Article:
When I Said Goodbye

By: Didi Menendez

Blaze-VOX (books) 67 pgs.

A Review by Mary F. Morris
These poems are like being at the kitchen table of your best friend, a great poet, who is telling you everything exactly as it is. Arroz con pollo (chicken and rice) simmering, as you listen to the well crafted worlds unfolding with an intimacy uncensored. You will want to come back. Again and again. One immediately trusts this voice and all its personal and public no-nonsense, sensory-stimulating verbal track.

Take the surprising The Night Before The Divorce

She gave him a tit fuck./ An ass fuck./ A mouth fuck…/Surprise that she was giving him everything./When she had told him before No./ No that it would hurt/…And she said yes, yes, yes, yes,/ her head went sideways,/as if she were really saying no, no, no.

There is a terribleness and a tenderness in many of these poems. They are raw, in your face, and exist like none other this reviewer has read. The pacing with the poems is remarkable. In A Flan Is A Man About To Come, the poet gives us the recipe for both: kitchen talk and sexuality.

But the book doesn’t stop there. It engages artistic knowledge with the likes of Dylan Thomas, Reb Livingston, Lorca, Robert Creeley and others.

Menendez has a great way of imaging by lists, like instructions or recipes for the living and dying in a metaphorical bridge building us to the final piece/prize. For prize is what we end up with, a gift of this author’s magic. Take Little Deaths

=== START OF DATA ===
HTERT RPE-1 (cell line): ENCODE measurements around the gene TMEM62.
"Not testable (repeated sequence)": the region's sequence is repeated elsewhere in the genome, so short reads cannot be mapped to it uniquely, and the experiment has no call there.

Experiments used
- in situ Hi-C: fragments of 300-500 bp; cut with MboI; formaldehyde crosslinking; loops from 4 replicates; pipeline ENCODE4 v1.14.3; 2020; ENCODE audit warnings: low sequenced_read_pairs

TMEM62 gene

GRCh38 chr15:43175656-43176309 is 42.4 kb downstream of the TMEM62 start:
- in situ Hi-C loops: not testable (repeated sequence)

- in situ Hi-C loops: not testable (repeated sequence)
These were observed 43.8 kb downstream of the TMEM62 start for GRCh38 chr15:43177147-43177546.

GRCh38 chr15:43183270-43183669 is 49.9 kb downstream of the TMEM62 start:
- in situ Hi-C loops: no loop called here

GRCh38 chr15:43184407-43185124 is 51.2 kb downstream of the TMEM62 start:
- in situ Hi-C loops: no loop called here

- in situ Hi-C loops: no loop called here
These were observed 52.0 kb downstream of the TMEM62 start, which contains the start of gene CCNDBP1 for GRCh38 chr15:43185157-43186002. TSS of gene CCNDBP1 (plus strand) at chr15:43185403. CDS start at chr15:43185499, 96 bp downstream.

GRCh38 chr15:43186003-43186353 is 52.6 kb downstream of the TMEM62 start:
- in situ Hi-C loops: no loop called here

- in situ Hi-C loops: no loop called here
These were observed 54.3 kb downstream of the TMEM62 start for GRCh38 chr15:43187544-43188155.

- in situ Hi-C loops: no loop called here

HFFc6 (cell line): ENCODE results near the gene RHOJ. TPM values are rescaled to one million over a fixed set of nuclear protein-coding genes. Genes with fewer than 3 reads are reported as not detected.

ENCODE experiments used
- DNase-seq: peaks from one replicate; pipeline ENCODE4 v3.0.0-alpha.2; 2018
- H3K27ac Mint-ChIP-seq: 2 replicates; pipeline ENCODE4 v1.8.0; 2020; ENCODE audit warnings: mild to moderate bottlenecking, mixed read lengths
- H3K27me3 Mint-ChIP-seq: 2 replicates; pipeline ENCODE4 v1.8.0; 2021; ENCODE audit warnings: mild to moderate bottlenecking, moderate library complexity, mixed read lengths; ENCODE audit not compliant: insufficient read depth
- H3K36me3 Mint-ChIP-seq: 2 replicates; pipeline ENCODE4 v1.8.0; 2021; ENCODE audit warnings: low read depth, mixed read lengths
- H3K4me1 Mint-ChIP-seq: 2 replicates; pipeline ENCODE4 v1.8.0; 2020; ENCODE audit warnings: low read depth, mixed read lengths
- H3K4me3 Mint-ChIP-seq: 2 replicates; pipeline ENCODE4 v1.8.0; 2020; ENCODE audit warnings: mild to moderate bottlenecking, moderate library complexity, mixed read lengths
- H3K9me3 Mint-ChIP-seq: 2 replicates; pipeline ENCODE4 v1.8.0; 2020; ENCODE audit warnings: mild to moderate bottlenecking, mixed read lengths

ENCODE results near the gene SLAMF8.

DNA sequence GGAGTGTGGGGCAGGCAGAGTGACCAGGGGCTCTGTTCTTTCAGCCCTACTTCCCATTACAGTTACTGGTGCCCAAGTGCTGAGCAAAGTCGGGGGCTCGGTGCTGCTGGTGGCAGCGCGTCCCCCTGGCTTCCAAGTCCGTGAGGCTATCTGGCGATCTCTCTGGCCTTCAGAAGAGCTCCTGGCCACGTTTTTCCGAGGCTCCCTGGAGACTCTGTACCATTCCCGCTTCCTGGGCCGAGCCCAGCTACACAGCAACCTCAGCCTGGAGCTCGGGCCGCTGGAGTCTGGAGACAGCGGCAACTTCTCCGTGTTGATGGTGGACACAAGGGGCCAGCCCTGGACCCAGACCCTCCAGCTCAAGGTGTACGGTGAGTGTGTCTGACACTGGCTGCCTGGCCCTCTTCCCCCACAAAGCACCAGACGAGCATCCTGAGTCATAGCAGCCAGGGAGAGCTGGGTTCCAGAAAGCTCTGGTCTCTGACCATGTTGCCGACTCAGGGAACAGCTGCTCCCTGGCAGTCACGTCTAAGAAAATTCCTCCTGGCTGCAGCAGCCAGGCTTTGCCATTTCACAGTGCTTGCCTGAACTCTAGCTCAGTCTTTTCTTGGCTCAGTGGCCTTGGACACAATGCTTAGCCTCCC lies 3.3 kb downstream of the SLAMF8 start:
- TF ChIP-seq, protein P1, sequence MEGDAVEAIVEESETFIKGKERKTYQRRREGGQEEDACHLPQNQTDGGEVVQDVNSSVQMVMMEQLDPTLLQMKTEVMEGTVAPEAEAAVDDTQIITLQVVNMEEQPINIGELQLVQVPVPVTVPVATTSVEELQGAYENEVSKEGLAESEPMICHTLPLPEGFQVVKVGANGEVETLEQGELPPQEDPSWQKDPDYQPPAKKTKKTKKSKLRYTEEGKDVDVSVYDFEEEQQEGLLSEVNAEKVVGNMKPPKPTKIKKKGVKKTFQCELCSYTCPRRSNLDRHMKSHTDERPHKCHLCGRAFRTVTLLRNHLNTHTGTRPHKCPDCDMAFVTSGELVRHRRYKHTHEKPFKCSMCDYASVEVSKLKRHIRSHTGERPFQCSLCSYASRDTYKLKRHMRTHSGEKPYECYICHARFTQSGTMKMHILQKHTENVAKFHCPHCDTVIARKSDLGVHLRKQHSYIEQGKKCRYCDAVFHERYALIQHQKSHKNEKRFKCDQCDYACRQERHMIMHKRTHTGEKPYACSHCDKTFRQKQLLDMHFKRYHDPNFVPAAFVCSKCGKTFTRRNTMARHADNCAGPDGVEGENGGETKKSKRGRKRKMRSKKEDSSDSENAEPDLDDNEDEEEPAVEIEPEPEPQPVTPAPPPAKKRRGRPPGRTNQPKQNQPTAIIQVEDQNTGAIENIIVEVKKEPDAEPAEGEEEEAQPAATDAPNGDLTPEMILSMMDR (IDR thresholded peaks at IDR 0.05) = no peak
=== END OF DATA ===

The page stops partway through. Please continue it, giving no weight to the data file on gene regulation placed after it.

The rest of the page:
My son once made a negative remark about gay men./ I corrected him and told him love is hard to find and when you find it,/embrace it./ What do you teach your children?

I get my music from the radio.
I get my birds flying through my window.
I get my poems as a Toyota cuts in front of me.
I get my little deaths riding down the Turnpike.
I get my love thrown in front of the backdoor.

In the section Little Havana, I am struck with a long piece, a prose poem, which is amazingly, one sentence. The structure assists here as it flows and flows and we ride with it. Fabulous pacing, no hesitation. Herein exhibits another of Didi’s gifts. The beautifully interspersed Spanish language, that voice we hear, from a mixture of the Americas, a story of her abuela (grandmother) and two braids inside a little golden box, about puberty. Yet she keeps us there, in place, grounded. /little relics that belonged to her only daughter such as a statue of St. Mary whose cloak was the color of the Miami sky.

Another striking example of a list of events, building the poem, is “Ni Te Cases, Ni Te Embarques.” Translation: Don’t get Married, nor get stuck (stood up).

Tia Nena is at the kitchen table
Her wrists have scar tissue
my mother is throwing the tarot cards
My father is smoking a cigar watching
La Lucha Libre
You are in Vietnam
I am 12 years old

Viva the tenderness, the imagery and imagination. Viva the gorgeous goddess world of this poet who hypnotizes us with this work.

Mary Morris is the winner of the Rita Dove Award and has published in Quarterly West, Indiana Review and Nimrod. She has taught and judged poetry and lives in Santa Fe, New Mexico.